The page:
Let it be known that I do not want to sell refrigerators, own patents, market products, or operate anything which could be construed as a business. That being said, a guy has to make a living, so that if I were to develop a domestic refrigerator I feel confident in, then I would probably attempt to sell them, constructing them by hand, one by one. However, if the world worked differently, I would spend my days building refrigerator after refrigerator, making refinements both in utility and aesthetic appeal. For now, that is exactly what I am going to do, while working a regular day job. Perhaps I will never feel that I have a machine good enough for sale, and I will tinker away in my shop for the rest of life trying to make the perfect refrigerator. This is all speculation, but I really feel like I do work on this for a very long time.
Improvements in technology over time, when driven by competition though the market process, seem to produce individual machines of increasing sophistication and individual energy efficiency, but shorter useful lifespans. This, I feel is due to a mixture of cheap components “made to break”, and a lack of sensible repair options, not to mention the obsolescence in compatibility, or the more sinister intrinsic obsolescence associated with a techo-cult, progress obsessed, “newer is better” society. Whether it once again becomes a common practice to produce durable goods really doesn’t matter; that decision will be made for us by the necessity of conditions we find ourselves in. The planet is constantly changing, and our collective relationship with it will be forced to change along with it; kicking and screaming at first, but change we must. There are many people that understand the precarious position the human race has found itself in, with the population exploding – dependent on the fuel of Earth’s past to feed our complex and demanding metabolism. All good things must come to an end.
I am particularly fond of John Michael Greer’s suggestion in Ecothechnic Future, where he describes several possible “seral stages” that human society could pass through on the way towards a sustainable and sensible relationship with the rest of the biosphere. He borrows this concept from ecology such as the stages a forest could go through after a forest fire. I’m not going to describe this in length- read the book; it is really good!
I certainly agree with Greer that human beings will adapt to whatever world they are given. Right now, it is still a world of abundance and extraction, at least for some. Even the poorest populations are finding it possible to have population increase, albeit not without severe disruption. Eventually though, energy sources that have fuelled the growth, will become overly expensive, material resources will become more difficult to extract and rare (along with the increase in energy costs to get at them), clean drinking water will become more of a commodity than it already is, and the lifestyles along with the locations people have become accustomed to will no longer be viable for anyone, save for the very wealthy. The transition will be slower for some, faster for others, but we will be collectively aware and scapegoats will certainly be found, that you can be sure of.
Greer, and others, describe a low energy future where re-purposing and scrapping become the industry of the day. Suburban settlements in the Nevada desert are de-constructed for useful materials, and Manhattan skyscrapers are cut to pieces, as it is no longer economical to live or work in these environments.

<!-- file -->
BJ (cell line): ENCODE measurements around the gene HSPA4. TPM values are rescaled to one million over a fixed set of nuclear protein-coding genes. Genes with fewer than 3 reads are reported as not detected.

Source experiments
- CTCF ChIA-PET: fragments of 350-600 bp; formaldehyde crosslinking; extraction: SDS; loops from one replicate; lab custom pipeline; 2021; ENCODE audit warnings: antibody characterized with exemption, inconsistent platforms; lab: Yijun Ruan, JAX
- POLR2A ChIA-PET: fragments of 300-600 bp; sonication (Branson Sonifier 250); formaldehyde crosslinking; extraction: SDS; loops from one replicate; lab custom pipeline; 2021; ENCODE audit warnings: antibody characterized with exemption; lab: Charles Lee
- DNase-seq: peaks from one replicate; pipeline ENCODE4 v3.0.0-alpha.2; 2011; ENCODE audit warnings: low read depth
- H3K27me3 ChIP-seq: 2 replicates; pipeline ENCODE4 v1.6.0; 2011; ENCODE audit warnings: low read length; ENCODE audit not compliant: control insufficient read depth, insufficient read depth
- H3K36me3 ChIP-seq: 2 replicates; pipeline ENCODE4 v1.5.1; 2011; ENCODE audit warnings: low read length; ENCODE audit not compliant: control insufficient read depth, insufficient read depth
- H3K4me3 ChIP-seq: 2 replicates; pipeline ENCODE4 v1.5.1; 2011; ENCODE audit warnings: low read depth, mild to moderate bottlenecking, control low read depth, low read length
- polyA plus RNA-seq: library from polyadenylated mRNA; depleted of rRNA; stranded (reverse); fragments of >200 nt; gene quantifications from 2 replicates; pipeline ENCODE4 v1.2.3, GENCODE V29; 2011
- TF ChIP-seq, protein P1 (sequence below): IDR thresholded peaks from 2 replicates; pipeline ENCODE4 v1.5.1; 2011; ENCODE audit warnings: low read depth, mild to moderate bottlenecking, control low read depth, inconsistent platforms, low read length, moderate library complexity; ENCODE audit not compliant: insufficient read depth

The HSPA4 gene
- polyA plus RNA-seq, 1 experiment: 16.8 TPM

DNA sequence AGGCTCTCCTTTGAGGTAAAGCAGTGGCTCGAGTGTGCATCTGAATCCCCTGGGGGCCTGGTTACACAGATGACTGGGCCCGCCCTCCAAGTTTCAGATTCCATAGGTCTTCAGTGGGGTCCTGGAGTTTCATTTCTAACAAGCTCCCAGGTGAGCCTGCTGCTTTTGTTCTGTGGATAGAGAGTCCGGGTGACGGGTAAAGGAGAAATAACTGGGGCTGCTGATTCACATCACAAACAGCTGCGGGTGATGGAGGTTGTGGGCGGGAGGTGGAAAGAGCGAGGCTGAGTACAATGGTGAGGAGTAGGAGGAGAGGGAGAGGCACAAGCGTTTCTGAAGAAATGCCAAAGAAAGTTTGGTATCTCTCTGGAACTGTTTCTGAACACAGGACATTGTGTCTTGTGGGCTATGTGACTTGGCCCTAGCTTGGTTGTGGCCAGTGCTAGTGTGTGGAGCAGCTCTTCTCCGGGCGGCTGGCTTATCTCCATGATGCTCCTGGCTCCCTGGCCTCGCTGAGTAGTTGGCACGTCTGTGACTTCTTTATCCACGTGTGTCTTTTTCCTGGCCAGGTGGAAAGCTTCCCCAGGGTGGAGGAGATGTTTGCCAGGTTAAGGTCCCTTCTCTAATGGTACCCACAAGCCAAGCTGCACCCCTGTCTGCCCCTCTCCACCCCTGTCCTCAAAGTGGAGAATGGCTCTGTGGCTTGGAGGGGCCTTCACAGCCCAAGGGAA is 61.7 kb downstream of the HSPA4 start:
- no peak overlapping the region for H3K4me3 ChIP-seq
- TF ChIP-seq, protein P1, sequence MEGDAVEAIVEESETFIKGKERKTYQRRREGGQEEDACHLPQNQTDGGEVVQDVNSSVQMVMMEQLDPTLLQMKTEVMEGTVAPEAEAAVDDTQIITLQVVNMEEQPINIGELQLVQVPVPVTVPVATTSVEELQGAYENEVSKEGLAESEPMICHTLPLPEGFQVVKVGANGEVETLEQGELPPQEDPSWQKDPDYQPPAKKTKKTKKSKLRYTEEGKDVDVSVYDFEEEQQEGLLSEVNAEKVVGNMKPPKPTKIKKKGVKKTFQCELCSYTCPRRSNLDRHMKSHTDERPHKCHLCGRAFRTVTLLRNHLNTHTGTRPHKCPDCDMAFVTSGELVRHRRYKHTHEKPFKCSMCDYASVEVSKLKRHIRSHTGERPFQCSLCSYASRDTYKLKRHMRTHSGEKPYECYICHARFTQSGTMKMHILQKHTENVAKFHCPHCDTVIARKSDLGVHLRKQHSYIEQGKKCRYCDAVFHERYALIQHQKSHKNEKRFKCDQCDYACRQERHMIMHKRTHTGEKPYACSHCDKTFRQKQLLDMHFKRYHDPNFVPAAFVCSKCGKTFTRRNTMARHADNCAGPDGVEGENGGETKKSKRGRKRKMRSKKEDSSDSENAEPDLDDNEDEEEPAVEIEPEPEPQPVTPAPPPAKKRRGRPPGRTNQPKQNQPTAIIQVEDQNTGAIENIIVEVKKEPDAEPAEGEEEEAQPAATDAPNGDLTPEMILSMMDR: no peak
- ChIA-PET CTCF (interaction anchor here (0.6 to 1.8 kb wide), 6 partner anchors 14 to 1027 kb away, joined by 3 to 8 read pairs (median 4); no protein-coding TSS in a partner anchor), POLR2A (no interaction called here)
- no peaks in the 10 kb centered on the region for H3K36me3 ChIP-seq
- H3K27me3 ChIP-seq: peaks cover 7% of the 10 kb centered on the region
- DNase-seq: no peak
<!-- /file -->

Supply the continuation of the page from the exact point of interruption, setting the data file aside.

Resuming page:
So what do refrigerators have to do with this diatribe? Well, as Greer discusses, in a future world limited by severe energy budgets, people will be forced to live with less or live without. The order of the day will be conservation, planning, and resourcefulness. No longer will large scale production exist as economic depression will limit commerce to local exchange. Labor and craft will be the order of the day. Durable goods will be cared for and cherished for their usefulness in mediating the difficulties of daily living. I hope that refrigerators are amongst these durable goods.
It is within this line of thinking that shapes my values and process for designing a better refrigerator. I want to bring craft to the domestic refrigerator. We live in an energy efficiency obsessed culture, and it only excuses us for using more, and wasting more. The line of thinking must shift towards practical matters such as reliability, serviceability, modularity, and above all else, necessity. We cannot force this cultural change; powerful economic players and long held myths push us toward the brink of collapse, which are far too great, and have almost certainly set our fate. What we can do now though, is practice and provide useful examples of well built machines like refrigerators for the future, while we have the resources to play with the idea.
I don’t really care if it is a marketable product in the present, I want to build it anyway, and again, and again- as many iterations as it takes until I am satisfied. I see many examples of refrigerators from my grandmother’s youth still running today. They often used more environmentally friendly materials, and were much more serviceable, but that was what was possible in that time period given the substances available and the nature of newer technologies. It is quite common to see these machines running eighty years from production. I want to produce something even better.
This refrigerator isn’t made for you or anyone on this planet today; it’s intended for a person living one hundred years from now. We should build everything that way.